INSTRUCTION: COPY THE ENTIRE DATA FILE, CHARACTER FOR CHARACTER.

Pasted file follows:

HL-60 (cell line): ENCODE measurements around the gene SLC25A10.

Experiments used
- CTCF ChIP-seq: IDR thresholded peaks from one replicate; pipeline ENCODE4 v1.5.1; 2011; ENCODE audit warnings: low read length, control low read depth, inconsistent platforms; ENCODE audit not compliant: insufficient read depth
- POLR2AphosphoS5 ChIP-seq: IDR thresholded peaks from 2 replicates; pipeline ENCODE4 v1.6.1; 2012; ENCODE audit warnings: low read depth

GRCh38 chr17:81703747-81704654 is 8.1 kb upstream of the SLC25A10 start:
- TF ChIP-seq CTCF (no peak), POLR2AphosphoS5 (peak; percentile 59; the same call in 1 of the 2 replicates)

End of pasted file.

HL-60 (cell line): ENCODE measurements around the gene SLC25A10.

Experiments used
- CTCF ChIP-seq: IDR thresholded peaks from one replicate; pipeline ENCODE4 v1.5.1; 2011; ENCODE audit warnings: low read length, control low read depth, inconsistent platforms; ENCODE audit not compliant: insufficient read depth
- POLR2AphosphoS5 ChIP-seq: IDR thresholded peaks from 2 replicates; pipeline ENCODE4 v1.6.1; 2012; ENCODE audit warnings: low read depth

GRCh38 chr17:81703747-81704654 is 8.1 kb upstream of the SLC25A10 start:
- TF ChIP-seq CTCF (no peak), POLR2AphosphoS5 (peak; percentile 59; the same call in 1 of the 2 replicates)